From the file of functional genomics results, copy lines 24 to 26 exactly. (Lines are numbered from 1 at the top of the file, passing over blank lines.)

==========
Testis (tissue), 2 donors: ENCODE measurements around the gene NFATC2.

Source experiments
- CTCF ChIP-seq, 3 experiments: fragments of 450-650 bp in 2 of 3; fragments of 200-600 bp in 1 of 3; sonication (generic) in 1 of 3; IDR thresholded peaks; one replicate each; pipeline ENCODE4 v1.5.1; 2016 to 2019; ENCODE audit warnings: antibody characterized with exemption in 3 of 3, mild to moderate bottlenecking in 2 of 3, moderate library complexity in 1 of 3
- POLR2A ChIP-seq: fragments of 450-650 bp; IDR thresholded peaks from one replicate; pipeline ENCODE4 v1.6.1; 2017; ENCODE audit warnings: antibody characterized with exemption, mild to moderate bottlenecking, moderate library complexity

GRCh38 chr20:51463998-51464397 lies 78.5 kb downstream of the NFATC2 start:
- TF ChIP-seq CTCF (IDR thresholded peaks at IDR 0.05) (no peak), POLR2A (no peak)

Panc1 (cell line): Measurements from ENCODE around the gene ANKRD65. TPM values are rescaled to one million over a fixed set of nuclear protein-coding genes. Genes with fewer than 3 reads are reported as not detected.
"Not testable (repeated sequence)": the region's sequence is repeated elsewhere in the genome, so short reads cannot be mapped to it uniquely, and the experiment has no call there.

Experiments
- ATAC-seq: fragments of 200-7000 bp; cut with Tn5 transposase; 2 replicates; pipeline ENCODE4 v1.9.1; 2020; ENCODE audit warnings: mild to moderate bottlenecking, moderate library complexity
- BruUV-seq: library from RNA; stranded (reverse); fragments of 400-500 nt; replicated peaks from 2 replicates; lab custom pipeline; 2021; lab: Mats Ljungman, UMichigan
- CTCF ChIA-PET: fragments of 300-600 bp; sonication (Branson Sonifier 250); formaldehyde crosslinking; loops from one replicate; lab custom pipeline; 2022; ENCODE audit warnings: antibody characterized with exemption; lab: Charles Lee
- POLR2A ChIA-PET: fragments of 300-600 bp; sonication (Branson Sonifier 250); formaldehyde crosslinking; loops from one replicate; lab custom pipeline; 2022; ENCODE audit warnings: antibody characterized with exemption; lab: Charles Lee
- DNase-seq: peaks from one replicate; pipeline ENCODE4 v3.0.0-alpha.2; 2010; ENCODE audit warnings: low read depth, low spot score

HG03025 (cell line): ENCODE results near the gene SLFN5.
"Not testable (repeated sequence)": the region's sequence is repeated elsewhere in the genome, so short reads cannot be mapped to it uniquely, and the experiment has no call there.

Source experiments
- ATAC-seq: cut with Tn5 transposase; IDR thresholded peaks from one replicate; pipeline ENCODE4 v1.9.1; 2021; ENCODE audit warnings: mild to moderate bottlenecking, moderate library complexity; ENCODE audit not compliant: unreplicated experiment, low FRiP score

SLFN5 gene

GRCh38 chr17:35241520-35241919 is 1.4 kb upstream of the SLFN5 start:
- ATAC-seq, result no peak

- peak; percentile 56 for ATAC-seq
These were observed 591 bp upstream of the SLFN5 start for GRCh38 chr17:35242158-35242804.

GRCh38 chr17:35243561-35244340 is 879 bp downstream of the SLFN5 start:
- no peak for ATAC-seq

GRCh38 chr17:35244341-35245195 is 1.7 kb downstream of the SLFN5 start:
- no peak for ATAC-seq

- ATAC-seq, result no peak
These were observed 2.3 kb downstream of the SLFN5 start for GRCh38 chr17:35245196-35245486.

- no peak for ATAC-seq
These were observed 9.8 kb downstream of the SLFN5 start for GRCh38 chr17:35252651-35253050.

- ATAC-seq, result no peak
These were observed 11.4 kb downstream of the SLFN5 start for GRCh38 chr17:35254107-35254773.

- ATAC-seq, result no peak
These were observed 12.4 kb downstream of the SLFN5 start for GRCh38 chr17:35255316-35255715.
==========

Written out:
GRCh38 chr17:35243561-35244340 is 879 bp downstream of the SLFN5 start:
- no peak for ATAC-seq

GRCh38 chr17:35244341-35245195 is 1.7 kb downstream of the SLFN5 start: